A nationwide crackdown on the hiring of people living in the country illegally included ICE officials visiting dozens of New Jersey businesses.

A spokesperson for ICE confirmed that 75 businesses in the state were served notices of inspection. The agency on Thursday did not publicly identify the businesses.

The 75 businesses in New Jersey were just a small fraction of the more than 5,200 notices that were delivered to businesses across the country. These businesses are required to allow ICE agents to check their I-9 forms in order to show they are complying with federal employment laws.

As a result of the more than 5,000 notices, ICE agents arrested more than 90 people. Upon receiving the notices, employers are required to provide their company's I-9s within three days or they could face fines or other legal action. In the fiscal year for 2017, businesses paid more than $97 million in forfeitures, fines and restitution, and another $7 million in civil fines.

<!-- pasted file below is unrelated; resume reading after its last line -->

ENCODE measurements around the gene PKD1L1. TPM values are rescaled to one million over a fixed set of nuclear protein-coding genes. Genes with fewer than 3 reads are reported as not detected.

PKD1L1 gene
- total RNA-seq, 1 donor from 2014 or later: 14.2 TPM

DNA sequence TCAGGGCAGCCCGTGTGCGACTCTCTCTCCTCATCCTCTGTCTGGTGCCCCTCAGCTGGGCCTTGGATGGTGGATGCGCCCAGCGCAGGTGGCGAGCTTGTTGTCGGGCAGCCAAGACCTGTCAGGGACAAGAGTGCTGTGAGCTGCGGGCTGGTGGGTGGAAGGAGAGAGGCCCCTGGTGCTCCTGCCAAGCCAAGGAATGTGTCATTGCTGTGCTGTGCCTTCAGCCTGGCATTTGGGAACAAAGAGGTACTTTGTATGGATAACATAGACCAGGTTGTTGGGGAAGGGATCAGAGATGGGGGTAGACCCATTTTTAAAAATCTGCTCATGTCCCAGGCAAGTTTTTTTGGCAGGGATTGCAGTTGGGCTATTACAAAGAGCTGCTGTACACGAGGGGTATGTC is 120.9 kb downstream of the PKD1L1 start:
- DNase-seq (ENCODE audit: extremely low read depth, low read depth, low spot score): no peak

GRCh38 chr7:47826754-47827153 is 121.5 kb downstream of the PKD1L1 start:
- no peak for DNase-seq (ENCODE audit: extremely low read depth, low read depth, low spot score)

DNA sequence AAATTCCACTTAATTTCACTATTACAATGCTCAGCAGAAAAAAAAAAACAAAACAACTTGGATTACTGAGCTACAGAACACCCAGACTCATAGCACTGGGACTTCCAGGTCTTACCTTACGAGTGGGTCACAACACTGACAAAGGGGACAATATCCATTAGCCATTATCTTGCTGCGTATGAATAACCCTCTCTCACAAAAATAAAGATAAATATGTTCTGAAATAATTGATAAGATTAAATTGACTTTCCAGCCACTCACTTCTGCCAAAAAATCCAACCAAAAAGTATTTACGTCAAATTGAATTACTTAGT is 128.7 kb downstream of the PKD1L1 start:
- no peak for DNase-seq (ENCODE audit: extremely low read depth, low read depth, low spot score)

"This is not a victimless crime," Acting Executive Associate Director of HSI Derek N. Benner said. "Unauthorized workers often use stolen identities of legal U.S. workers, which can significantly impact the identity theft victim's credit, medical records and other aspects of their everyday life."

ICE workforce enforcement operations can often lead to uncovering other criminal activity, according to a statement from the agency. These crimes can include human trafficking, money laundering, document fraud and substandard working conditions.

Immigration enforcement officers have been busy in New Jersey in recent weeks. ICE recently arrested 37 people in Middlesex County over a five-day period. More than a dozen had been previously arrested and held at the county jail, before being released despite ICE detainer orders.

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